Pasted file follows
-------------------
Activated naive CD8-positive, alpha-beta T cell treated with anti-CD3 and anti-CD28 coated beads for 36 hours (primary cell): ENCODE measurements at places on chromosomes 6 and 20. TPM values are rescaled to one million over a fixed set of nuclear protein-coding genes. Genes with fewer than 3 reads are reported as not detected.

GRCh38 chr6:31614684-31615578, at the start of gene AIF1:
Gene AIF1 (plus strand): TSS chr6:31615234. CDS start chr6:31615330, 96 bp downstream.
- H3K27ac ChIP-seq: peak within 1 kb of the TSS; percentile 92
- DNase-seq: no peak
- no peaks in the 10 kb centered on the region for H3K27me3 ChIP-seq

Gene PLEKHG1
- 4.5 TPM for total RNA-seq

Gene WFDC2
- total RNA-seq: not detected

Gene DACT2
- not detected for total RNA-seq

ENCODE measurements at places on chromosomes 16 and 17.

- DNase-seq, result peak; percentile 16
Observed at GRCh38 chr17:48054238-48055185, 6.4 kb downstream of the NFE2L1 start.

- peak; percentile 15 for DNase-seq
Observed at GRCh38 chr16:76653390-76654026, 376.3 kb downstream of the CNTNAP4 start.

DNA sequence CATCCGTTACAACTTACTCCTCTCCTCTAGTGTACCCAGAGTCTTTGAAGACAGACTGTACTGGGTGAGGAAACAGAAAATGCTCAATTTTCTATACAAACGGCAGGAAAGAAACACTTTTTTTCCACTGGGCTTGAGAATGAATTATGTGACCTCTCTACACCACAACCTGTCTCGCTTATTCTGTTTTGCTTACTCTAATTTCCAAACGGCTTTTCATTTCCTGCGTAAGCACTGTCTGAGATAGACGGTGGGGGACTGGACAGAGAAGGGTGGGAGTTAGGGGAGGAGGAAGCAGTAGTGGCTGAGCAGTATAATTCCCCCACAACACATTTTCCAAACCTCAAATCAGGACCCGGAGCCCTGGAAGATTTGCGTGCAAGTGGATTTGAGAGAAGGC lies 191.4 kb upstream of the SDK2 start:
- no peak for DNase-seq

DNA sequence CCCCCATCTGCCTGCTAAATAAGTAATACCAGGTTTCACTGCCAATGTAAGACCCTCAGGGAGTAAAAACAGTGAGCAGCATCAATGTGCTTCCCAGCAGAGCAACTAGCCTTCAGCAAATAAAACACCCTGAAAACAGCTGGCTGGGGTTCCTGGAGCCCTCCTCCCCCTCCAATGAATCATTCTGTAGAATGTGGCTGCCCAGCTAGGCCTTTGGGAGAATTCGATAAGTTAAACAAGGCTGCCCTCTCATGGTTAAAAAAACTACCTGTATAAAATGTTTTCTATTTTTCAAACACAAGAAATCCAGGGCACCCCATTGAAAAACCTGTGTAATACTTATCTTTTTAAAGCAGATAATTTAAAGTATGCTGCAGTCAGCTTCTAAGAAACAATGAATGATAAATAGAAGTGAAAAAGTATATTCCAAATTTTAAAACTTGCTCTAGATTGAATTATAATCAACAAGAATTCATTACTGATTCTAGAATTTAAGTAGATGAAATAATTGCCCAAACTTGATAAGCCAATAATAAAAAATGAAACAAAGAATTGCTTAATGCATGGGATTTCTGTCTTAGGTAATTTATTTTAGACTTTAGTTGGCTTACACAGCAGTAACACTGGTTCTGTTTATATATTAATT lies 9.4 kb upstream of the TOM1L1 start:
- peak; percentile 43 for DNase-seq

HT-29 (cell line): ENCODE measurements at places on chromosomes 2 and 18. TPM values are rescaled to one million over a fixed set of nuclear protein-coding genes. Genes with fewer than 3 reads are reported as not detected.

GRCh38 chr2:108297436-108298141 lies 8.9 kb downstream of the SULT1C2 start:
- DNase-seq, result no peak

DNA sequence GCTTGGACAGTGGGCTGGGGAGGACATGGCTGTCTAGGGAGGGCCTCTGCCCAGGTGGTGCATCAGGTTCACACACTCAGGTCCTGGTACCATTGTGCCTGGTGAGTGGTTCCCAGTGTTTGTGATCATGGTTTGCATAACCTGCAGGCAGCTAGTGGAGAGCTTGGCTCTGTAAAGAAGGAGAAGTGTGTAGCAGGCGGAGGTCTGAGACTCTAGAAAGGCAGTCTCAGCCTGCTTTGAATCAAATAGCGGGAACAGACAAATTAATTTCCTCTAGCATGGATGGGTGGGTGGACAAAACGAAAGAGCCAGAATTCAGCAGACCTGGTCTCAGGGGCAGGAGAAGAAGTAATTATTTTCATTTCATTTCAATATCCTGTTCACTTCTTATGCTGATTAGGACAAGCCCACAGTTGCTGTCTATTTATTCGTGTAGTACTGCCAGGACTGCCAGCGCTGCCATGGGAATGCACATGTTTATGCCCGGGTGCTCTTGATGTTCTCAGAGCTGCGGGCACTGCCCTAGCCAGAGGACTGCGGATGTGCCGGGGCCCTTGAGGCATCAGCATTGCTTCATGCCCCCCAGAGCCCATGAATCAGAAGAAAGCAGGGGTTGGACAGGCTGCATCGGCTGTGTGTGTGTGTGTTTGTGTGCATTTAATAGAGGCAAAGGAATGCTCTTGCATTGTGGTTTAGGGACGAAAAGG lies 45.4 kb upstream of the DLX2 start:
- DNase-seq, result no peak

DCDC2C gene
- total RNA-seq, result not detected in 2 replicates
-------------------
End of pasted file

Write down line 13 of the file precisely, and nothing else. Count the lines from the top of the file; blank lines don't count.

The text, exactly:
ENCODE measurements at places on chromosomes 16 and 17.